Again they went to the woods to search for honey, and although the mother always ran away whenever the bees came near them, Zella paid no attention to the creatures but kept at her work, so that before supper time came the pails were again filled to overflowing with delicious honey.
"With such good fortune as we have had this day," said her mother, "we shall soon gather enough honey for you to carry to Queen Cor." For it seems the wicked Queen was very fond of honey and it had been Zella's custom to go, once every year, to the City of Coregos, to carry the Queen a supply of sweet honey for her table. Usually she had but one pail.
"But now," said Zella, "I shall be able to carry two pailsful to the Queen, who will, I am sure, give me a good price for it."
"True," answered her mother, "and, as the boy Prince may take it into his head to conquer Coregos, as well as Regos, I think it best for you to start on your journey to Queen Cor tomorrow morning. Do you not agree with me, Nikobob?" she added, turning to her husband, the charcoal-burner, who was eating his supper.
"I agree with you," he replied. "If Zella must go to the City of Coregos, she may as well start to-morrow morning."
The Cunning of Queen Cor
You may be sure the Queen of Coregos was not well pleased to have King Gos and all his warriors living in her city after they had fled from their own. They were savage natured and quarrelsome men at all times, and their tempers had not improved since their conquest by the Prince of Pingaree. Moreover, they were eating up Queen Cor's provisions and crowding the houses of her own people, who grumbled and complained until their Queen was heartily tired.
"Shame on you!" she said to her husband, King Gos, "to be driven out of your city by a boy, a roly-poly King and a billy goat! Why do you not go back and fight them?"
"No human can fight against the powers of magic," returned the King in a surly voice. "That boy is either a fairy or under the protection of fairies. We escaped with our lives only because we were quick to run away; but, should we return to Regos, the same terrible power that burst open the city gates would crush us all to atoms."
"Bah! you are a coward," cried the Queen, tauntingly.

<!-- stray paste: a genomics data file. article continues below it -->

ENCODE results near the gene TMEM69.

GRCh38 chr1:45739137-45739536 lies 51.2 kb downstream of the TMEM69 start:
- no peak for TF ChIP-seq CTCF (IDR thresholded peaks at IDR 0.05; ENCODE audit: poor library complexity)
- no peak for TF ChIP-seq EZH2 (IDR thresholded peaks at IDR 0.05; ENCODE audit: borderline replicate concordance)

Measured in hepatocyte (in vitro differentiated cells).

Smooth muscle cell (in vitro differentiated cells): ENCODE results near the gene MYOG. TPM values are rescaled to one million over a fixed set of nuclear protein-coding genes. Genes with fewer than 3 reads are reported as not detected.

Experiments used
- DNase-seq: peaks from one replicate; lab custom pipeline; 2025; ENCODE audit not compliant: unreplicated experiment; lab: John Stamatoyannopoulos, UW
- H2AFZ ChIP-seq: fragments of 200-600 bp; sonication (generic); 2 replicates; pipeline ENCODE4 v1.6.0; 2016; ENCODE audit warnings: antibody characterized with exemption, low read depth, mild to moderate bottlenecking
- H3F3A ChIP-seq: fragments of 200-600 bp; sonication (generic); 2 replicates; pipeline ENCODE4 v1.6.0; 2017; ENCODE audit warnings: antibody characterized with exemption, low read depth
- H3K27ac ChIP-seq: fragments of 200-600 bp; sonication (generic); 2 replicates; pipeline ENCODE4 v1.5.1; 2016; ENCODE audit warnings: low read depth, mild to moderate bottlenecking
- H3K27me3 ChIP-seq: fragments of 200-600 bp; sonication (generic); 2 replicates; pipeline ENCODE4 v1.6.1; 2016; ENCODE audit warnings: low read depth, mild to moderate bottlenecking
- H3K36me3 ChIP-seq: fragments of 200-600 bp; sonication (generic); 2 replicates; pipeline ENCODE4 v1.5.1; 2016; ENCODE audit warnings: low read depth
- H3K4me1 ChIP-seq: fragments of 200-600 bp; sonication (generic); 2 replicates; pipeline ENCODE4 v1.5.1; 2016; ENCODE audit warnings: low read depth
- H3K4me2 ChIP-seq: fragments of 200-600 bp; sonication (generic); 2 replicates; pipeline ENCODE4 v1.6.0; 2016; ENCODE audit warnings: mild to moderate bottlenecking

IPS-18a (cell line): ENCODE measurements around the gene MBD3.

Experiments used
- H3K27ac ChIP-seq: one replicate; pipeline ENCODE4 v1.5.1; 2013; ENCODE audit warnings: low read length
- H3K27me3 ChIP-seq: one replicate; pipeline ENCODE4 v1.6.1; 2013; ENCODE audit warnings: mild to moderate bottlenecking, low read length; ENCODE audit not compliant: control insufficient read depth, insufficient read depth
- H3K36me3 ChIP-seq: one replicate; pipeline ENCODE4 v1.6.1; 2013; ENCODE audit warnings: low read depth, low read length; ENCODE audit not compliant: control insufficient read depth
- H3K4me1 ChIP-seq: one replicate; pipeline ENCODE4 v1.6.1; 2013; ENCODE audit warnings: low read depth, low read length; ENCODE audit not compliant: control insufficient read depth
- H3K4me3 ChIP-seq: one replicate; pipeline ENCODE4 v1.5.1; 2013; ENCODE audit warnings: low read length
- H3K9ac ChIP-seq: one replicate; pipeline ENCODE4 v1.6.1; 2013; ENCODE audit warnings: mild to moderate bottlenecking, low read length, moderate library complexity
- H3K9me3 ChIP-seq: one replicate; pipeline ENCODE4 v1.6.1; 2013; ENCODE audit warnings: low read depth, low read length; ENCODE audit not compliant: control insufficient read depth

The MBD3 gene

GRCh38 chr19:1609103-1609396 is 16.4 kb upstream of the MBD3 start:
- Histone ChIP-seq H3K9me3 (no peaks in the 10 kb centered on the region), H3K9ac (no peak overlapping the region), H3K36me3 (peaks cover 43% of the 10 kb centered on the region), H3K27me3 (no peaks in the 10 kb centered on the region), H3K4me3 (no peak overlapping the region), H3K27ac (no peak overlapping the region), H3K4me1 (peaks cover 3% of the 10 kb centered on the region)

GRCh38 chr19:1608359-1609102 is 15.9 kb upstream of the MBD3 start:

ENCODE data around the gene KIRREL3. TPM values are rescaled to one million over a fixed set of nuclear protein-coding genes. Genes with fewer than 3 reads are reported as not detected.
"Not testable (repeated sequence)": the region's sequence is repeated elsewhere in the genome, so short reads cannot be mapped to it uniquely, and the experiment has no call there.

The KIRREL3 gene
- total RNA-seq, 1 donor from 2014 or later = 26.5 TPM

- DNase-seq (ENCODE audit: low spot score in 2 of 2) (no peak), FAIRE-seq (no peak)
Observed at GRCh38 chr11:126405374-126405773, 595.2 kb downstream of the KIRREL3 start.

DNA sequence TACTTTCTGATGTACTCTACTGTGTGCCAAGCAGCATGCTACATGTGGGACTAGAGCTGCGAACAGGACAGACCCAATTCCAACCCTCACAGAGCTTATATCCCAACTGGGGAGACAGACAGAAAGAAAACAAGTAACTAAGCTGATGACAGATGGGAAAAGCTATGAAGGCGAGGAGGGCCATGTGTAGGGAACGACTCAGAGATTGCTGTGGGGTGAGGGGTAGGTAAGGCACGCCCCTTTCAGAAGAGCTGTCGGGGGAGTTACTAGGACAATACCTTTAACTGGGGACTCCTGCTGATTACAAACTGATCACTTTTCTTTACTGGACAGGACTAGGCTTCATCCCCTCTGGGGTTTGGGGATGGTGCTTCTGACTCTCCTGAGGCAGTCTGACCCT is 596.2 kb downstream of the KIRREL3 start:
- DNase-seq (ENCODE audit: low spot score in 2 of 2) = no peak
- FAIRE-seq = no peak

"I am not a coward," said the big King. "I have killed in battle scores of my enemies; by the might of my sword and my good right arm I have conquered many nations; all my life people have feared me. But no one would dare face the tremendous power of the Prince of Pingaree, boy though he is. It would not be courage, it would be folly, to attempt it."
"Then meet his power with cunning," suggested the Queen. "Take my advice, and steal over to Regos at night, when it is dark, and capture or destroy the boy while he sleeps."
"No weapon can touch his body," was the answer. "He bears a charmed life and cannot be injured."
"Does the fat King possess magic powers, or the goat?" inquired Cor.
"I think not," said Gos. "We could not injure them, indeed, any more than we could the boy, but they did not seem to have any unusual strength, although the goat's head is harder than a battering-ram."
"Well," mused the Queen, "there is surely some way to conquer that slight boy. If you are afraid to undertake the job, I shall go myself. By some stratagem I shall manage to make him my prisoner. He will not dare to defy a Queen, and no magic can stand against a woman's cunning."
"Go ahead, if you like," replied the King, with an evil grin, "and if you are hung up by the thumbs or cast into a dungeon, it will serve you right for thinking you can succeed where a skilled warrior dares not make the attempt."
"I'm not afraid," answered the Queen. "It is only soldiers and bullies who are cowards."
In spite of this assertion, Queen Cor was not so brave as she was cunning. For several days she thought over this plan and that, and tried to decide which was most likely to succeed. She had never seen the boy Prince but had heard so many tales of him from the defeated warriors, and especially from Captain Buzzub, that she had learned to respect his power.